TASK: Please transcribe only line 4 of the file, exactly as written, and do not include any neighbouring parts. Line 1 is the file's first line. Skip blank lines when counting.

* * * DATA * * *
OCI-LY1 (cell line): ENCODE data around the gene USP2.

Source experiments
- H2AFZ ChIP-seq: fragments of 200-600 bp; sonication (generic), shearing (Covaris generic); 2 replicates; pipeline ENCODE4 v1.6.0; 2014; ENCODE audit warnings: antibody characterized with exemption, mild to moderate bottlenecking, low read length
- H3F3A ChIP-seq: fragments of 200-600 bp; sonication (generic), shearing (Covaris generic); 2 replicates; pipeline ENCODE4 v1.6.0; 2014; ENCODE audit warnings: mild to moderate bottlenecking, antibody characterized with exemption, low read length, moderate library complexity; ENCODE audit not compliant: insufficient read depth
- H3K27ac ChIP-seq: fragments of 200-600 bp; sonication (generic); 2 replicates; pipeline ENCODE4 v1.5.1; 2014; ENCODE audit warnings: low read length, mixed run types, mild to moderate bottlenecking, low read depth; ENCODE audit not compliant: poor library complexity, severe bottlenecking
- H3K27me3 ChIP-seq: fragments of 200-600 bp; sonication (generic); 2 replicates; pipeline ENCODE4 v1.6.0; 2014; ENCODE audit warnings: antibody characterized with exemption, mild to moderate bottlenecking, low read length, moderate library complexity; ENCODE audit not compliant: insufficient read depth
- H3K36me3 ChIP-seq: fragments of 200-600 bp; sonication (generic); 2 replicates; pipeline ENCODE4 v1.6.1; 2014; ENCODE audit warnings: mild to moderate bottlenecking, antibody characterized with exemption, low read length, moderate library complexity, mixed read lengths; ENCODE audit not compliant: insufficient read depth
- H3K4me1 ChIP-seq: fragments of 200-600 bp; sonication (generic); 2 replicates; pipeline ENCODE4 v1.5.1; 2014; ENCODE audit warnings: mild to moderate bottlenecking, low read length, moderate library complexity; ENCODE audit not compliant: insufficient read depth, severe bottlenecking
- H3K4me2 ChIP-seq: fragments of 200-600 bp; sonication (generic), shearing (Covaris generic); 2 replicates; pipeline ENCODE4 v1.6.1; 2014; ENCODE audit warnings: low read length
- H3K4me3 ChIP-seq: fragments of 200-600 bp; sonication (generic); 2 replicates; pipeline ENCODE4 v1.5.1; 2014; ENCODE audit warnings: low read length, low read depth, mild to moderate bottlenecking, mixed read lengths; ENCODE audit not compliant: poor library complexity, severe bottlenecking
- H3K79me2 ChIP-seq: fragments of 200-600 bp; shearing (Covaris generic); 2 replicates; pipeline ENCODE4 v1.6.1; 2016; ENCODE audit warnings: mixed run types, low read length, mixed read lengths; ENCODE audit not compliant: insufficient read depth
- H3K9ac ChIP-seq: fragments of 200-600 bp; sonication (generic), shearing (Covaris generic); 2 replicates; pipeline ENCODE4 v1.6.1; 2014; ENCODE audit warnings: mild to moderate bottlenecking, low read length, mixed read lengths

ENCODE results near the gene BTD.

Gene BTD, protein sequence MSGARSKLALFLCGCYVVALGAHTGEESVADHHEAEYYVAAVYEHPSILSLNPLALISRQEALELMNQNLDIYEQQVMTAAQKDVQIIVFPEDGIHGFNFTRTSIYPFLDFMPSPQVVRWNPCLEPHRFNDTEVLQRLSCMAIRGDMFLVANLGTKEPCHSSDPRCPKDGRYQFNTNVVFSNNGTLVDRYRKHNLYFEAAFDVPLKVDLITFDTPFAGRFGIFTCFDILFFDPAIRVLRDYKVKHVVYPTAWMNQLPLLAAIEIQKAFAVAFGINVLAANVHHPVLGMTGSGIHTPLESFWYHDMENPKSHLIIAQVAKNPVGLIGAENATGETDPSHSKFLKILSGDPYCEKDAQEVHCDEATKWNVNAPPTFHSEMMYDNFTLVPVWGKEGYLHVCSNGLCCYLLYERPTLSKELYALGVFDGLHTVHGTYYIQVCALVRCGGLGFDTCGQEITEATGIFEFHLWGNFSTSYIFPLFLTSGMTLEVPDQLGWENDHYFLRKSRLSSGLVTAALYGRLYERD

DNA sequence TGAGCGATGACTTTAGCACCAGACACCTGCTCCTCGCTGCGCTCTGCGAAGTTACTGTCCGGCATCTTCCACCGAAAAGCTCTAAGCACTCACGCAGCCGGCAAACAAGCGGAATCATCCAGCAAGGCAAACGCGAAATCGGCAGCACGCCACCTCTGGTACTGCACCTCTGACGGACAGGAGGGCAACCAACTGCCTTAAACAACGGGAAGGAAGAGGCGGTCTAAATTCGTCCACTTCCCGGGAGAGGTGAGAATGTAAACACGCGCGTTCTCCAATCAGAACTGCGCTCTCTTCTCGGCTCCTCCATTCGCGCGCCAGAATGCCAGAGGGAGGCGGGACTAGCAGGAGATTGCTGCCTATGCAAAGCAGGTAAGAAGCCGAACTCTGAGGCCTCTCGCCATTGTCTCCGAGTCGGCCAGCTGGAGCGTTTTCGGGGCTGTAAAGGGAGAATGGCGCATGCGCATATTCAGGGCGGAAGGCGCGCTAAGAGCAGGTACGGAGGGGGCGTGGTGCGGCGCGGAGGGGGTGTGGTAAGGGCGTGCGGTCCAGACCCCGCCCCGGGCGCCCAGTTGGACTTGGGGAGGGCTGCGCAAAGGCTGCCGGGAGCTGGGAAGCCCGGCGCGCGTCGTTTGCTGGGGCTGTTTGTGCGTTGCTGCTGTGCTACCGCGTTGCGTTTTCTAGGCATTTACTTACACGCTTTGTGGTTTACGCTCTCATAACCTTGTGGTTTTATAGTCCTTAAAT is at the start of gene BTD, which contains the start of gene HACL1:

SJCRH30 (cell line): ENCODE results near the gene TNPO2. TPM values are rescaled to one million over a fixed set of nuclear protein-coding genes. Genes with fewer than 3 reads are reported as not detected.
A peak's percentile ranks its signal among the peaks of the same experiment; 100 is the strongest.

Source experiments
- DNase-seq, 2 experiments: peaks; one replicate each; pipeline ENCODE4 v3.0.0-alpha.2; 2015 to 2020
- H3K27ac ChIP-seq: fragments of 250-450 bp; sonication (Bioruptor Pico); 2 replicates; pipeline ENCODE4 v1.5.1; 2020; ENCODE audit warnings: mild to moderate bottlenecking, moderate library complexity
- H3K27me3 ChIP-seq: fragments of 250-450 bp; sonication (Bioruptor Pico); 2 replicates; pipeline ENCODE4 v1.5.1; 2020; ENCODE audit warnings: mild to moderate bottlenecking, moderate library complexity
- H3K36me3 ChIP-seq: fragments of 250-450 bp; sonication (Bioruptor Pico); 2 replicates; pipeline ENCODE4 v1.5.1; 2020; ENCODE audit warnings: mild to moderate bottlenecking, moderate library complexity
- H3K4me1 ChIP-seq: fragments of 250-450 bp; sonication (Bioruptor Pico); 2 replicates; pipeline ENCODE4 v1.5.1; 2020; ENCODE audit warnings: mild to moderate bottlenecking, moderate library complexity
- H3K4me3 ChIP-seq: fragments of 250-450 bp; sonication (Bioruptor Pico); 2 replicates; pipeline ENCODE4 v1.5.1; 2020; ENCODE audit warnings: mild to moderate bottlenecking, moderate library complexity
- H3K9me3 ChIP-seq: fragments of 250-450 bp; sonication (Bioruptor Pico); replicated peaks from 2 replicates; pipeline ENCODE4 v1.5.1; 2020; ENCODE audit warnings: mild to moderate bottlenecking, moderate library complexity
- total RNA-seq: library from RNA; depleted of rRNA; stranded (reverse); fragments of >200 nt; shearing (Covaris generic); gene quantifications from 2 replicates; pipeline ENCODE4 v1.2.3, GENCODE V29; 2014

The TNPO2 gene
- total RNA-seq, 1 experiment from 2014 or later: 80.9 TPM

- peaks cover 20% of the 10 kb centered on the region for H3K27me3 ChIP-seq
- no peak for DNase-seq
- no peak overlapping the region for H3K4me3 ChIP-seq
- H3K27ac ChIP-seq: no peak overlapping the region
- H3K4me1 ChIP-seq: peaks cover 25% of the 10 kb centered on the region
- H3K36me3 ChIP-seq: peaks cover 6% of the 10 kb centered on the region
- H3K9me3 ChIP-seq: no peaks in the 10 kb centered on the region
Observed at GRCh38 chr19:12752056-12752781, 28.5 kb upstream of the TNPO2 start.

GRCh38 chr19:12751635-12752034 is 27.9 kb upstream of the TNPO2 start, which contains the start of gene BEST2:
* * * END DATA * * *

- H3F3A ChIP-seq: fragments of 200-600 bp; sonication (generic), shearing (Covaris generic); 2 replicates; pipeline ENCODE4 v1.6.0; 2014; ENCODE audit warnings: mild to moderate bottlenecking, antibody characterized with exemption, low read length, moderate library complexity; ENCODE audit not compliant: insufficient read depth